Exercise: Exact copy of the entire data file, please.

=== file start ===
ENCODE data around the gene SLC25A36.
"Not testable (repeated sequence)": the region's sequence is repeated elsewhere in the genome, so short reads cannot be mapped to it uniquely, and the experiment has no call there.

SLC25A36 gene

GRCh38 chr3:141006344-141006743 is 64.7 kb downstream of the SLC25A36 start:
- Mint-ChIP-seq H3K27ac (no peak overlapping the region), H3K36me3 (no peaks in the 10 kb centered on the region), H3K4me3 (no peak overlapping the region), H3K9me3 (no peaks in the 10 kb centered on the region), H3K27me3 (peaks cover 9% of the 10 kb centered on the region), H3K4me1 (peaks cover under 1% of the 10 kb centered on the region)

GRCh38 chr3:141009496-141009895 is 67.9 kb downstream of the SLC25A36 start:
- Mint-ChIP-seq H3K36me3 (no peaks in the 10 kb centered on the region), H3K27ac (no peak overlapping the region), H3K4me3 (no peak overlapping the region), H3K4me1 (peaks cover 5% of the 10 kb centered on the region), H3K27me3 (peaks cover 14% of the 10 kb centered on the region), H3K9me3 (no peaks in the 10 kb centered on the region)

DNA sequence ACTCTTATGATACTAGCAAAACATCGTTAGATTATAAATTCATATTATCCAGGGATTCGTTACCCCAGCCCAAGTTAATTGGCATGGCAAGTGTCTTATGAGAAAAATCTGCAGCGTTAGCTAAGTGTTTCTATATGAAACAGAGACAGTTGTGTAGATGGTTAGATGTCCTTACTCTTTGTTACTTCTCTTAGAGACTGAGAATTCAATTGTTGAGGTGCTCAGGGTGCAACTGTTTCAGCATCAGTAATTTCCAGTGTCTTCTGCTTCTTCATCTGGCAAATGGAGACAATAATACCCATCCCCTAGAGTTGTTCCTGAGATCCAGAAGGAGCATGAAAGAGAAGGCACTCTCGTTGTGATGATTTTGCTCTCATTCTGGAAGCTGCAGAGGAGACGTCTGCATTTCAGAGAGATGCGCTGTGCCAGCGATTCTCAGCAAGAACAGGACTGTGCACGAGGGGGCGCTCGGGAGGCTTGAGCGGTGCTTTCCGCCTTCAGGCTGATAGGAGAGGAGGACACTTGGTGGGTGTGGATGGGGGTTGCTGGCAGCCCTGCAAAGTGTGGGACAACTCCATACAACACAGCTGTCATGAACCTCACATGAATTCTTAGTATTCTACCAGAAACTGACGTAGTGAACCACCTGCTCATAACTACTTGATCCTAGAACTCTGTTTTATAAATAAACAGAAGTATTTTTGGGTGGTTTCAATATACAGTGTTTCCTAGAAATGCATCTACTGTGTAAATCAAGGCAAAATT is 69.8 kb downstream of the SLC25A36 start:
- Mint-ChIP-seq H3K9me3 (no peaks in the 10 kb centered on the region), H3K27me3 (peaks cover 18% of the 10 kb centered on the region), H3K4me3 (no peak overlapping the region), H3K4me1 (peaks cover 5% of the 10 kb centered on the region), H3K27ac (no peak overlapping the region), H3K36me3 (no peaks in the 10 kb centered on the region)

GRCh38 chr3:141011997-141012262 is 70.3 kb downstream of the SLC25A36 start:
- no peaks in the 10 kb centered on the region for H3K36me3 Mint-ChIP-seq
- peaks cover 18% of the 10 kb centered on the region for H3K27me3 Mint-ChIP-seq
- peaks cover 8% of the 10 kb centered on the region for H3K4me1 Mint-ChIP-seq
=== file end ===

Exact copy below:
ENCODE data around the gene SLC25A36.
"Not testable (repeated sequence)": the region's sequence is repeated elsewhere in the genome, so short reads cannot be mapped to it uniquely, and the experiment has no call there.

SLC25A36 gene

GRCh38 chr3:141006344-141006743 is 64.7 kb downstream of the SLC25A36 start:
- Mint-ChIP-seq H3K27ac (no peak overlapping the region), H3K36me3 (no peaks in the 10 kb centered on the region), H3K4me3 (no peak overlapping the region), H3K9me3 (no peaks in the 10 kb centered on the region), H3K27me3 (peaks cover 9% of the 10 kb centered on the region), H3K4me1 (peaks cover under 1% of the 10 kb centered on the region)

GRCh38 chr3:141009496-141009895 is 67.9 kb downstream of the SLC25A36 start:
- Mint-ChIP-seq H3K36me3 (no peaks in the 10 kb centered on the region), H3K27ac (no peak overlapping the region), H3K4me3 (no peak overlapping the region), H3K4me1 (peaks cover 5% of the 10 kb centered on the region), H3K27me3 (peaks cover 14% of the 10 kb centered on the region), H3K9me3 (no peaks in the 10 kb centered on the region)

DNA sequence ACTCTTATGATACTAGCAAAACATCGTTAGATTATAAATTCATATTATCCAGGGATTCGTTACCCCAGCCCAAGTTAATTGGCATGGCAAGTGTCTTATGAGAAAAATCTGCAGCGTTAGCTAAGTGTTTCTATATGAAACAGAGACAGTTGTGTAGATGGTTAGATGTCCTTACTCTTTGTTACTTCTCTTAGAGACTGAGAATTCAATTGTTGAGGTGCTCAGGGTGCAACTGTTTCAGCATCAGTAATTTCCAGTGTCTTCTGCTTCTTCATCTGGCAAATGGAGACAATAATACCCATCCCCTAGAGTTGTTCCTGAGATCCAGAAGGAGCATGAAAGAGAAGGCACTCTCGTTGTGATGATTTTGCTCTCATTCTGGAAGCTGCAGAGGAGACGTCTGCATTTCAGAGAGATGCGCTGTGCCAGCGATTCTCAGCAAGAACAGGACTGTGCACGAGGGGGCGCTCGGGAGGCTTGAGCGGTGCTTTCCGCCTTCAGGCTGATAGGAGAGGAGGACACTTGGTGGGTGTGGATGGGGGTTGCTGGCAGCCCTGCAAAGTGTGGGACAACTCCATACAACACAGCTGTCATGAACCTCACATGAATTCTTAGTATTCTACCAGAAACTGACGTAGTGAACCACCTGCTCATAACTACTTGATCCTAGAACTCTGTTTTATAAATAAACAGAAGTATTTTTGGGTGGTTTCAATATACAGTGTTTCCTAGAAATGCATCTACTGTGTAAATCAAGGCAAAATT is 69.8 kb downstream of the SLC25A36 start:
- Mint-ChIP-seq H3K9me3 (no peaks in the 10 kb centered on the region), H3K27me3 (peaks cover 18% of the 10 kb centered on the region), H3K4me3 (no peak overlapping the region), H3K4me1 (peaks cover 5% of the 10 kb centered on the region), H3K27ac (no peak overlapping the region), H3K36me3 (no peaks in the 10 kb centered on the region)

GRCh38 chr3:141011997-141012262 is 70.3 kb downstream of the SLC25A36 start:
- no peaks in the 10 kb centered on the region for H3K36me3 Mint-ChIP-seq
- peaks cover 18% of the 10 kb centered on the region for H3K27me3 Mint-ChIP-seq
- peaks cover 8% of the 10 kb centered on the region for H3K4me1 Mint-ChIP-seq